You're enjoying your romantic relationship then suddenly a disagreement unfolds and you find yourself immersed in intense feelings and thinking, "Oh goodness--this feels really awful!" How do you get back to the love zone that you were just enjoying?
Conficts are a natural part of relationships and are a bound to happen at some point. Yet, they don't have to be a source of angst or deterioration in the relationship.
These three tips can help you sail through those more choppy waters and return to the love zone more quickly.
Use Deep Breathing and Visualization to Diffuse Tension
It is amazing how we often forget to breathe deeply when we are in the midst of a disagreement with a loved one. Of course, diminished oxygen merely fuels unclear thinking and escalates negative emotions.
Try this next time. Instead of rushing forward to find the words to defend yourself or make your point, take a moment and simply engage in a twelve count breath pattern where you exhale for twelve counts and inhale for twelve counts. Perform this cycle at least three times.
As you breathe, allow yourself to connect with an image that is utterly silly or ridiculous--it might be an image of yourself sliding down a grassy hill on a cardboard box just screaming at the top of your lungs--blowing off steam. Whatever that image is, allow yourself to hold onto it as you breathe slowly.
It is almost impossible to stay frustrated, defensive, angry or tense when you breathe deeply and connect with an image that evokes humor.
This little mini-break can give you just enough time to pull back and regain your focus, calm and connect with a sense of empathy and fairness. It can also help you to remember that you love the person with whom you are disagreeing, and that this person loves you. It will remind you that this diagreement and unpleasant moment is merely a relationship bump--not a crash.
Use Touch to Remind Yourself that You are Connected to Your Love Even During Moments of Disagreement
When you have a disagreement and things become intense, the focus is often on being in our heads. Thus, we lose our mind/body connection.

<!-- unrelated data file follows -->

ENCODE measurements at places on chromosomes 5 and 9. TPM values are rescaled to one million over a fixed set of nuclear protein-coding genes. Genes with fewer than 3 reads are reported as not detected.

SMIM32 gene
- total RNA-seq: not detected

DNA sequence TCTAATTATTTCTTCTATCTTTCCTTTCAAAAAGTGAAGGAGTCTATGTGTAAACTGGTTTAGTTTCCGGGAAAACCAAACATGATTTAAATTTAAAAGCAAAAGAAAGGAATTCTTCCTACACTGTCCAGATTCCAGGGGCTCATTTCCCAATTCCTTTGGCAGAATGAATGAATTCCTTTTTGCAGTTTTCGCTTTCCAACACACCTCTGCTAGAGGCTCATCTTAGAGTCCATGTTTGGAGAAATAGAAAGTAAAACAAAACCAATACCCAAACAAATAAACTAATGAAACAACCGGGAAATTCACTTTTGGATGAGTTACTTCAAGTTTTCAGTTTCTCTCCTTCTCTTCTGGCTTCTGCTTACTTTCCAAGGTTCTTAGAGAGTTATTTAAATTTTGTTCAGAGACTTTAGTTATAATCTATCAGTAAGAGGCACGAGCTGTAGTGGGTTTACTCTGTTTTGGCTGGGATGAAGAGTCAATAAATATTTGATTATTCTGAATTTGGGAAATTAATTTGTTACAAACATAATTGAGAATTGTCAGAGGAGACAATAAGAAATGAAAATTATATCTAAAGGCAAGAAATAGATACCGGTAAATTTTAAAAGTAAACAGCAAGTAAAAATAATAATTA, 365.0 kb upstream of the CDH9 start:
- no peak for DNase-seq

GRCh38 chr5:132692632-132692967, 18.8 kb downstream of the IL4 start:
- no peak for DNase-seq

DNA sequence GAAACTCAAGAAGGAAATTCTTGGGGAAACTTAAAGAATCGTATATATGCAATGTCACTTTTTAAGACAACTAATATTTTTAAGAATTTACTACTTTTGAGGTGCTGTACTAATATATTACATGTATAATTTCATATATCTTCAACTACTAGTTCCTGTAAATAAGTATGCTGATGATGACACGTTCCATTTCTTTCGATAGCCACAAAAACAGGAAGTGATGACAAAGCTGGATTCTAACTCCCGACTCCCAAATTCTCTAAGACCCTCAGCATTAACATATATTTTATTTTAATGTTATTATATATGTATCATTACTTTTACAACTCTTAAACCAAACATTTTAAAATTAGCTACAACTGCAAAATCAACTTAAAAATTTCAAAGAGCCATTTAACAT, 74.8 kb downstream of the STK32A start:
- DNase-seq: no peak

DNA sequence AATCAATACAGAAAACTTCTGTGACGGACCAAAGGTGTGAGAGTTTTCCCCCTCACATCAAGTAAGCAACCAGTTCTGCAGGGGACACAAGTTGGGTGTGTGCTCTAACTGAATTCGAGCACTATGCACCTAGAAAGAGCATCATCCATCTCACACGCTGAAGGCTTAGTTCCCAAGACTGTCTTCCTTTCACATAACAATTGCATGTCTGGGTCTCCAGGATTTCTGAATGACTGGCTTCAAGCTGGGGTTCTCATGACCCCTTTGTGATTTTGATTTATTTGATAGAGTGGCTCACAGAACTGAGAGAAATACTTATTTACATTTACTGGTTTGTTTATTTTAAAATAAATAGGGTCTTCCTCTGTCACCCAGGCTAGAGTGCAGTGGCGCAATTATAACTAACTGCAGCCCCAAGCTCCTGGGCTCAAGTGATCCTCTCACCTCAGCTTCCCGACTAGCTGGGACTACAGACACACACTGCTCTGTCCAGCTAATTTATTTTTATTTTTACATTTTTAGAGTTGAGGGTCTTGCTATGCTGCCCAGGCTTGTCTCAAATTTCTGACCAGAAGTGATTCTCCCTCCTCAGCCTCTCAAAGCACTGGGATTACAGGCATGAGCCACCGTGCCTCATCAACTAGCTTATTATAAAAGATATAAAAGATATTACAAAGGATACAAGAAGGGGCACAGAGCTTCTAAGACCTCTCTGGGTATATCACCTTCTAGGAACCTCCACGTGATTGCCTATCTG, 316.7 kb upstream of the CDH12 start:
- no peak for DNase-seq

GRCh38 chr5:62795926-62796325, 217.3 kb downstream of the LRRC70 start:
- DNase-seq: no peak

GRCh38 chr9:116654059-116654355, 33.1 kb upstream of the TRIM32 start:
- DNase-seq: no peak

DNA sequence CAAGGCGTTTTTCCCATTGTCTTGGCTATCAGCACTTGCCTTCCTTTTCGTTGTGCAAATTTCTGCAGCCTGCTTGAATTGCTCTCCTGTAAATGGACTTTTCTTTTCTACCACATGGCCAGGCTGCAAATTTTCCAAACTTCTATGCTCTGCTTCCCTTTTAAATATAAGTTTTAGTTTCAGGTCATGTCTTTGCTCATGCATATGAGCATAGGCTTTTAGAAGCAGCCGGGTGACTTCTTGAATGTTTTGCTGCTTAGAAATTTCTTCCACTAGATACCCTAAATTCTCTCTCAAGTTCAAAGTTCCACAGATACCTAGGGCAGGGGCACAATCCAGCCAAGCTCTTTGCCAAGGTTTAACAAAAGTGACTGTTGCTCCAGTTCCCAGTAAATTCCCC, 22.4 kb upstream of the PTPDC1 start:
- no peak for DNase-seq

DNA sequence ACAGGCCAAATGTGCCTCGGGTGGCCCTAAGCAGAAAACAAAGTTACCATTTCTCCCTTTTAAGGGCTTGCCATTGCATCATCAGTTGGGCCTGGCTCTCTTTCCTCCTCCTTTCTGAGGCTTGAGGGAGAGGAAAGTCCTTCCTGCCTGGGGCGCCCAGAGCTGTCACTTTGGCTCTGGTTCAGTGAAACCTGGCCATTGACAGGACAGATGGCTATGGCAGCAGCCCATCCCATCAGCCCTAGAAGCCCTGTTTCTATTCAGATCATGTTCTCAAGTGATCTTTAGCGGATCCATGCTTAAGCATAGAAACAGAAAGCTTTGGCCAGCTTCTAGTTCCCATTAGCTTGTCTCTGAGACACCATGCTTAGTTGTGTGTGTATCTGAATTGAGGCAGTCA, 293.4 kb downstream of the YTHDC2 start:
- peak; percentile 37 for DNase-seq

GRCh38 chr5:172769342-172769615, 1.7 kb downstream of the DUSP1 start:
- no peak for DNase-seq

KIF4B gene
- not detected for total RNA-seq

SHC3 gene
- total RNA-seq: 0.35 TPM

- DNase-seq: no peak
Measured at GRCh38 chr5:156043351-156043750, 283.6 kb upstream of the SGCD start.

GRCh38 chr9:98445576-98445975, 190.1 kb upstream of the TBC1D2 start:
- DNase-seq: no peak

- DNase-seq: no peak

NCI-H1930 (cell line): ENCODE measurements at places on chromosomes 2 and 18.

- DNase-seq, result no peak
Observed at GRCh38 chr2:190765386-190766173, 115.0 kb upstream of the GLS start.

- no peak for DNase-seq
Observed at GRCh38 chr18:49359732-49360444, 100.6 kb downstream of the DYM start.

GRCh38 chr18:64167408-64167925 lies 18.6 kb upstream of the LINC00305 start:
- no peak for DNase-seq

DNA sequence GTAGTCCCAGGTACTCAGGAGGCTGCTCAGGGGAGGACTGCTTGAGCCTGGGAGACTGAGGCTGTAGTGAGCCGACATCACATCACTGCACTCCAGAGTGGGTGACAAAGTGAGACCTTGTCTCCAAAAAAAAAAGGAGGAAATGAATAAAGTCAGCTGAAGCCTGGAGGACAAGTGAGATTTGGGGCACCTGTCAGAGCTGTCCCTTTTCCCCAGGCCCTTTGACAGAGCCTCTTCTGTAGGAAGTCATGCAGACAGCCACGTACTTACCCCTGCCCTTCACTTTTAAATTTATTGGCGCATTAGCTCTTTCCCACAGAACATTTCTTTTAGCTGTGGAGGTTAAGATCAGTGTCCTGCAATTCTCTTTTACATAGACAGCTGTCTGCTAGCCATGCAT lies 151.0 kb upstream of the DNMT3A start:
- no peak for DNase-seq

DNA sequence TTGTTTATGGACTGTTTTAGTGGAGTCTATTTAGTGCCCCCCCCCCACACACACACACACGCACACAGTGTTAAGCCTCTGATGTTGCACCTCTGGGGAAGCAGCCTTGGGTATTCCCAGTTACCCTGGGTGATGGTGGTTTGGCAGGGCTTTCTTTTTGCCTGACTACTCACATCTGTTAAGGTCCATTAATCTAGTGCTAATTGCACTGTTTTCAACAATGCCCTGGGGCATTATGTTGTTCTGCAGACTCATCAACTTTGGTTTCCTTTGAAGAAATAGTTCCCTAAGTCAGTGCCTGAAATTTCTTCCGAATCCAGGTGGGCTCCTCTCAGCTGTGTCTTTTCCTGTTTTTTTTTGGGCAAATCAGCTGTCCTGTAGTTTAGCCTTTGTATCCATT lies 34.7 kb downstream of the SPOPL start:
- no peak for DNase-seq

Next time you are in the heat of a conflict, ask your partner if you can take a five to six minutes break and just hold hands.
Let him or her know that it doesnt mean you're discounting that the other person is upset or that you may be upset. It just means that you want to take a moment to reconnect through touch and see what insights that may bring to resolving the disagreement.
When you take your loved one's hand, really feel into the energy of palm touching palm. Be silent together and just take pause. Allow yourselves to focus on the physical sensation of touch.
Touch is an amazing form of communication that is often higher in energy and the power to resolve conflicts than using just our mouths and our minds to communicate. Give yourself a little touch break to remember that there are ways to communicate without arguing even when you deeply disagree with one another, or are upset with each other.
Apologize and Agree to Disagree
The words, "I'm so sorry you are experiencing what you are, " can be the most powerful balm to hurt or upset feelings because those words coommunicate an energy of empathy and validation. Yet, we often insist, instead of apologizing, on justifying or explaining our points of view in a way that does not really acknowledges the validity of what the other person is experiencing.
Apologizing doesn't mean that you are wrong and the other person is right. Apologizing is simply a way of communicating that you care more about what the other person is feeling and experiencing than about proving a point or "being right."
Along the same lines, agreeing to disagree is expression of validating that others are entitled to their own opinions and ideas that may be different than your own. It is an expression of respect and maturity.
Yet, when emotions are high, agreeing to disagree in a positive way can be one of the most difficult things to do. During such moments, you might need to rely on the first two tips, breathing and engaging touch, to remind yourself that you love and respect the person with whom you are experiencing a conflict.
When you can remember that love, often times the intensity of your emotions will diminish enough to find that space where you can feel safe to allow yourself into that space of differences, which can be used to help you both grow versus being the source of conflicts.